And the one I remember most clearly is,
‘Suffer little children, and forbid them not, to come unto me: for of such is the kingdom of heaven’.
Or as it’s sometimes written now,
‘Let the little children come to me, and stop keeping them away, because the kingdom from heaven belongs to people like these’ 
It is the most magical text.
Children as the most important people, no matter what else is going on.
It’s been much in my mind as we have been working out what to focus on in our group looking at Cuts and Assessments.
Outside the commission, I have a  friend, who I’ve just got to know recently.
She has 4 children.  She was married but her husband left. 
The youngest two are twin boys, one fully healthy and enjoying every aspect of life as he reaches 16.
The other has serious learning difficulties with physical problems too.
My friend is full of fun with a great sparkle and an enthusiasm for every day of life.
A while back, she  mentioned that she tends to go to bed early.
Why, I asked?
Her son with learning difficulties never sleeps for more than an hour.  He never has.  
Only it’s better now that he isn’t crying when he wakes.
And that was the first of how I learnt quite how challenging her life is.
Our group has decided to focus on children and young people, in particular the impact of cuts on Child Tax Credits and on children with special needs as they move to adult services.
I am so glad to be part of this group.
The late MP Tam Dalyell was always forthright in his views.
When a journalist colleague turned up at Tam’s house to record an interview,
Tam walked straight over to my colleague’s car.  There was a baby seat in the back.
‘Ah! Said Tam.  ‘Children! Children! Children are the salt of the earth!’

Monday, 10 July 2017

Sadia's Blog July 2017

Jane and Sadia, two of our new Commissioners will be blogging each month, sharing their thoughts, experiences and what it means to be a Poverty Truth Commissioner.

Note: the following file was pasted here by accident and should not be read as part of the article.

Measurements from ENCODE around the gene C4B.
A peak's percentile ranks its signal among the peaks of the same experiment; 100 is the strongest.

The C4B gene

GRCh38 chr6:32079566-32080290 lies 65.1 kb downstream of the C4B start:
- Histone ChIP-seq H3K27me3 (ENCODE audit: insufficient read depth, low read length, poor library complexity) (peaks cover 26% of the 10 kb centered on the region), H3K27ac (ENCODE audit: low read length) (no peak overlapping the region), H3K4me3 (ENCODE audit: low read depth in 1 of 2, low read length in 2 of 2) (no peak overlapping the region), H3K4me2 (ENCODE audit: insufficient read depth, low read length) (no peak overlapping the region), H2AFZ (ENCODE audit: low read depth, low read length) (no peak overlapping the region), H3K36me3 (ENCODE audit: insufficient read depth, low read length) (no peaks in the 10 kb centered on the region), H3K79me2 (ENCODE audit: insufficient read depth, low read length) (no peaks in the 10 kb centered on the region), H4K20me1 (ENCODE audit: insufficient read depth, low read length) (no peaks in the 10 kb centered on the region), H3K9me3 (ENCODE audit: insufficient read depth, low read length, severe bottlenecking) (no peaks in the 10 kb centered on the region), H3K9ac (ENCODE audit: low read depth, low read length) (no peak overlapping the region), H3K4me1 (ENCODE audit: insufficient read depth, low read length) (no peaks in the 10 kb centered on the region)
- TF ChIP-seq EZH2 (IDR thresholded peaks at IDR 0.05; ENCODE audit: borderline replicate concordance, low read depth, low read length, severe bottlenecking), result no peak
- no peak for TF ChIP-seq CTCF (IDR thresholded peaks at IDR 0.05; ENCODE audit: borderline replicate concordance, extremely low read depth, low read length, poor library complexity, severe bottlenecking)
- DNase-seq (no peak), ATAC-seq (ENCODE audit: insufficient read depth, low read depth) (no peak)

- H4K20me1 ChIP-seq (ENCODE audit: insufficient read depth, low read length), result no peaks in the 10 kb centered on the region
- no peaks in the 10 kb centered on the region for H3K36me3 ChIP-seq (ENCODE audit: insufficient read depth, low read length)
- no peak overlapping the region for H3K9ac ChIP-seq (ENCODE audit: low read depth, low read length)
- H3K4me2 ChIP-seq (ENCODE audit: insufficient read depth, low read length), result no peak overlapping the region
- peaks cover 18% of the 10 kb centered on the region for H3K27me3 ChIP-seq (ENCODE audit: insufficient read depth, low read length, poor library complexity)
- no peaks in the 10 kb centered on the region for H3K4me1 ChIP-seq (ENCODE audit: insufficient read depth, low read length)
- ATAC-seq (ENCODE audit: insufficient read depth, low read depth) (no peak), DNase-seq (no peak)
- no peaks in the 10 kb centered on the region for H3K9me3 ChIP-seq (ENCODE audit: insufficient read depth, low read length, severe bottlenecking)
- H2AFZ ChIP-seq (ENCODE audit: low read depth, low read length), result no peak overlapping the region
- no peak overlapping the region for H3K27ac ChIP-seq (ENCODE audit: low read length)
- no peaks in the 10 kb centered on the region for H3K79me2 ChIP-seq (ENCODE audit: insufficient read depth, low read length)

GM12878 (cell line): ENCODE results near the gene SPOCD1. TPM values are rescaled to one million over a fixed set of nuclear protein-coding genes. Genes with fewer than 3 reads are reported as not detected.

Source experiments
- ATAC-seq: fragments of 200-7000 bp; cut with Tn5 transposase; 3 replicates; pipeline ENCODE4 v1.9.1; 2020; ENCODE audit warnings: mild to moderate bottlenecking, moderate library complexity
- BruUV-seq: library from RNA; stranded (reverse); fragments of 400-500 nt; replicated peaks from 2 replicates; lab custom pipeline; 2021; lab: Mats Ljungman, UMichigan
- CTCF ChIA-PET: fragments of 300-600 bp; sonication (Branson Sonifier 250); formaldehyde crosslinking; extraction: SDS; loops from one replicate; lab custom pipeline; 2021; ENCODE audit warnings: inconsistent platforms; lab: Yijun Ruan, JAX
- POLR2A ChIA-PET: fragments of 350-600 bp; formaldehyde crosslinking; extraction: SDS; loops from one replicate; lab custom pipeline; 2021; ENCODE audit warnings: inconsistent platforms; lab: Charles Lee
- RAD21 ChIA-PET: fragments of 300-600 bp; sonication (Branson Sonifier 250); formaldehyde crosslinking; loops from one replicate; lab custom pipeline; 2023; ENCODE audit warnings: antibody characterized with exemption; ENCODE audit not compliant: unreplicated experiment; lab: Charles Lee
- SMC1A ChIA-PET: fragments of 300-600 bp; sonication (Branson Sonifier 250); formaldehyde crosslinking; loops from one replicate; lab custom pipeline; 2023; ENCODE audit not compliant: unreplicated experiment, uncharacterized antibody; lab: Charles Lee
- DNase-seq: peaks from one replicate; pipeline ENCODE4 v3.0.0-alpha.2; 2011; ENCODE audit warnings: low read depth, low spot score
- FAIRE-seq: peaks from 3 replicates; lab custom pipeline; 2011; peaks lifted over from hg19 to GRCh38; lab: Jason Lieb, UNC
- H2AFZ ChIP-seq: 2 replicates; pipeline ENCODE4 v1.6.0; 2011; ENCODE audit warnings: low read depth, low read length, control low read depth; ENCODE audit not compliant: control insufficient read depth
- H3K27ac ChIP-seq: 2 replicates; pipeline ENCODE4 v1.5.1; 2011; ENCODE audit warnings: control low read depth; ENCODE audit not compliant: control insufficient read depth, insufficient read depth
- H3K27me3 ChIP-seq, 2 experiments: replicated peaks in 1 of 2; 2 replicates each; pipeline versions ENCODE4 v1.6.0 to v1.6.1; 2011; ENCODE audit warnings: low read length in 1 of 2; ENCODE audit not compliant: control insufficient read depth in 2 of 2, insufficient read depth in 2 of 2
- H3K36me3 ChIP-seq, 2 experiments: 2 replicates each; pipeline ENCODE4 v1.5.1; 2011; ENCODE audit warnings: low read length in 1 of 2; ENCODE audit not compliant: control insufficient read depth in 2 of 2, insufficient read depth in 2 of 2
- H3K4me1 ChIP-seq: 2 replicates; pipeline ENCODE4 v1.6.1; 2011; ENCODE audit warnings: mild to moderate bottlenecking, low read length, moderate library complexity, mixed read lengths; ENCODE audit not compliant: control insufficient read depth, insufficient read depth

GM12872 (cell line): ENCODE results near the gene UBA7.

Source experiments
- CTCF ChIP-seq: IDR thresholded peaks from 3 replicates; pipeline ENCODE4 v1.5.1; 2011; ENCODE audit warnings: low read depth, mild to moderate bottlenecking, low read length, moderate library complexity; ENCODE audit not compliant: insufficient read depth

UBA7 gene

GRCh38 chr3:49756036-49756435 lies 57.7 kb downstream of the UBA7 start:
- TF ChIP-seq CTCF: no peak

In the sixth of the series, Sadia shares her thoughts and the thoughts of others on the impact of poverty on families seeking asylum.

I have done so much thinking about poverty and how it’s affecting many families in my community of which most of them are single mothers. I had a chance to discuss my thoughts and also hear the women discussing how there is a lot of fear, worries and frustrations just to think of how to meet the demands of holidays. For instance, things like their peers getting a break and them not able to get away for even one night.

The women discussed how things like this affect the moods in the house, children demanding and mums not being able to give them what they want because they cannot afford the money and also that to most families on low income, events and activities doesn’t come as a priority to them. All the mums want is to make sure the little money they get is going to most basic needs of which is very hard for the children to understand. Why their families can’t afford and yet their friends can? It’s hard to explain to children the complications of benefits, Jobcentre and how hard it is to do the job you want with Jobcentre demands and sanctions.  My community group at Saheliya also expressed concerns over how expensive character clothing are priced. You cannot afford to spend £10-£15 on one-character clothing, and what if you have 3 young children?